1988 was a very sad year for Ferrari. The founder Enzo, who turned 90 in February, started to show his years. For his birthday there was no public celebration, no special guests, just a “family” event open to “those on the books”, as Ferrari himself wanted it. There were nearly 1700 people in attendance, in the production line of the factory while outside there was a huge field kitchen. The employees received a model of the last car personally approved by Ferrari, the F40, along with a commemorative silver medal. The menu was typically Emilian: ham, sausage, cracklings, mortadella, fried dumplings and pickled vegetables as an hors d'oeuvres accompanied by Malvasia wine; tortellini pasta with cream and lasagne for the first course and Zampone of Modena with beans and a veal cutlet with baked vegetables for the main. The meal was accompanied by Lambrusco wine. It concluded with birthday cake and sparkling wine for the toast.
Ferrari enjoyed the warm wishes of everyone at the company but within a few weeks his condition worsened. He visited Maranello less often and in June, when Pope John Paul II visited the factory, he only spoke to him on the phone. His son Piero accompanied Karol Wojtyla on the factory tour. Enzo followed the summer Grands Prix from his bed, which were dominated by McLaren, and he passed away at 7 o’clock in the morning on the 14th August. According to his wishes, the news of his death was not made public until the following day after 8 o’clock, once his funeral had ended. Ferrari made the press work on the August bank holiday. The news of his passing spread across the world, despite the internet not existing. It was all anyone talked about.
Less than a month later, Formula 1 arrived in Monza for the eleventh Grand Prix of the season. Nigel Mansell did not take part for Williams, still struggling with the injuries he sustained in the accident in qualifying for the Japanese Grand Prix the previous year. Martin Brundle was due to replace him but Tom Walkinshaw, for whom the Englishman was racing in the World Sport Prototypes, did not give him permission. Therefore the Frenchman Jean-Louis Schlesser, who had only taken part in one qualifying in 1983 and nothing since then, was thrown in at the deep end. Once again the cars to beat were the McLarens: Ayrton Senna confirmed he was the pole position magician with a time of 1.25.974, beating his teammate Alain Prost by almost four tenths. The Ferraris locked out the second row with Gerhard Berger ahead of Michele Alboreto. The Austrian was realistic before the race, saying, “I would like to make a great start and be in front by the end of the first lap in front of all our fans, although I think it will be difficult to be in the lead on the last lap.”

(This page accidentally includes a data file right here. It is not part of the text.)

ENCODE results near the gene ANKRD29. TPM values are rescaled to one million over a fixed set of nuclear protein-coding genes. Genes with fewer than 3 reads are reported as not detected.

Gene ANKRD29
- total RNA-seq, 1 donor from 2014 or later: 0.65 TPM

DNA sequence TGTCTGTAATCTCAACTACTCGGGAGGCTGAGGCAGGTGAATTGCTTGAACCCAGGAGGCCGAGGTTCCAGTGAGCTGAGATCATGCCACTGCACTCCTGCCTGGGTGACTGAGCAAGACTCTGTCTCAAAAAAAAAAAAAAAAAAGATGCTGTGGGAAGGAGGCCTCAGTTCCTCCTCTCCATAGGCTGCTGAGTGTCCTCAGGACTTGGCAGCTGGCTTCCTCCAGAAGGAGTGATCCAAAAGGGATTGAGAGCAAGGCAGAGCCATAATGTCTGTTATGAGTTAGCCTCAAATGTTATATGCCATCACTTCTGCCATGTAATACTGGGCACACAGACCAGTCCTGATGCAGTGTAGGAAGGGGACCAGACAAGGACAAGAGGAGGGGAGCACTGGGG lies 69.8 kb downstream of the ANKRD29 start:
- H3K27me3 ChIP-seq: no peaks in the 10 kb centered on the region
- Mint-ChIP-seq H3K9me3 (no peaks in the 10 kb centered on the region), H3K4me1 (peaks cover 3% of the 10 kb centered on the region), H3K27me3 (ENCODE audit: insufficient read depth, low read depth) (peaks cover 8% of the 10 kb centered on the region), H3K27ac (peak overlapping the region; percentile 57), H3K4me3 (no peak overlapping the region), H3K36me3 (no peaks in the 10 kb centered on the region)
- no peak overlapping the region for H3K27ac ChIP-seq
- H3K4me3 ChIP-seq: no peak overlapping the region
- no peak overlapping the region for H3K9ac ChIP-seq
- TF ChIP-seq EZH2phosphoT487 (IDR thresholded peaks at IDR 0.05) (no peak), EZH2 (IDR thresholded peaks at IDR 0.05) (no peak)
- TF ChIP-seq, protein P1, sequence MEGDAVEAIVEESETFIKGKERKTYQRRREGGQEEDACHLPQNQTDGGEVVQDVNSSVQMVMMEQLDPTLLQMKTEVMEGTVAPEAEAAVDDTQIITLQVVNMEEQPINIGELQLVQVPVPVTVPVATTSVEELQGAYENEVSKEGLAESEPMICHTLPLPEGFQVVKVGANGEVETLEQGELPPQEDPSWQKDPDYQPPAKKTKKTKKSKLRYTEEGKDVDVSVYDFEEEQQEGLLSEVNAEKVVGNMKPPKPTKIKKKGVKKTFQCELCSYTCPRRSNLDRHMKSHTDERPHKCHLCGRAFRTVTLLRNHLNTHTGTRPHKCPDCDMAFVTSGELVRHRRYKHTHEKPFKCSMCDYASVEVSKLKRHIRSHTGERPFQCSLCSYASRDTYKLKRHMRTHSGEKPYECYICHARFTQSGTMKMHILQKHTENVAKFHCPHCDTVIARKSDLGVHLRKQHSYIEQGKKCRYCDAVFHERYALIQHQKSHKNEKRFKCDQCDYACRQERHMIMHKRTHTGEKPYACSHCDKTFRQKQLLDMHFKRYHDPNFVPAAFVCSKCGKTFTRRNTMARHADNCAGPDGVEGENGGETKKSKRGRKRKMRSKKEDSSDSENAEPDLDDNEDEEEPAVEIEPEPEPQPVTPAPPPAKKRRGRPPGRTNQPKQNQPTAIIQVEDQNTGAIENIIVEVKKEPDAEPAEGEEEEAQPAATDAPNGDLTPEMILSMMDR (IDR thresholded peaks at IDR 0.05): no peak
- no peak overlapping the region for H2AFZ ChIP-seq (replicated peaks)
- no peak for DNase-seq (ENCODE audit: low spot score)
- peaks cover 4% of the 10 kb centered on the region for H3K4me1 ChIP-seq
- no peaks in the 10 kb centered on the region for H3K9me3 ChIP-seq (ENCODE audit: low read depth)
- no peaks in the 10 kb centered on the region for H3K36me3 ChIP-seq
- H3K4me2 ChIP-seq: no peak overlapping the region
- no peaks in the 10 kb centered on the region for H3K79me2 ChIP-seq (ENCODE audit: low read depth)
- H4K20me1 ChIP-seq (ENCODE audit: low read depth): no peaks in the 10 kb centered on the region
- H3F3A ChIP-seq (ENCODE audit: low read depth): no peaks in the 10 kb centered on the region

When it was time to line up on the grid, just before three o’clock, Berger’s car was having trouble. Luckily, the spare car was set up for the Austrian so he was able to start as normal. Prost made a better start than Senna, but the Brazilian retook the lead ahead of the Frenchman and the Ferraris. On lap 31, Prost started to have problems and lost six seconds. Berger started to fight back and got in his slipstream, followed by Alboreto. Four laps later, the eighty thousand Italian fans jumped to their feet: both Maranello cars overtook the McLaren, which would retire soon after.
Senna received a radio message to switch to a setting which would be less tough on the engine, meaning the Brazilian started to lap a second and a half slower than the Ferraris. 16 laps from the end, his advantage over Berger and Alboreto was still substantial. The race was reaching the end, the start of the 50th and penultimate lap. Senna, on the home straight, was closing in on his friend Mauricio Gugelmin in the March and Schlesser in the Williams, preparing to lap them both. Ayrton overtook the first car and the Williams seemed to let the leader through at the first chicane. However Schlesser tried to take the corner, locked up and ended up hitting the rear suspension of the McLaren, and that was Senna’s race over.
The fans in the grandstands could not believe their eyes: the Ferraris were in the lead and about to start the final lap. The roar of the crowd was such that you could hardly hear Berger and Alboreto’s engines. The Ferraris, less than a month after Enzo’s death, crossed the finish line in parade formation, the team’s 39th one-two finish. In third place was another crowd favourite: the Italian-American Eddie Cheever in the Arrows. There was the traditional track invasion. The cheers when Berger’s name was announced were deafening, but when Alboreto’s name came out over the PA system, the roar from the crowd could be heard in Milan.
It was a completely unexpected one-two that owed a lot to luck, so much so that there were those who suggested that in his questionable move, Schlesser had been inspired by a higher power. Maybe someone up there wanted to see Ferrari on the top spot of the podium at Monza at all costs...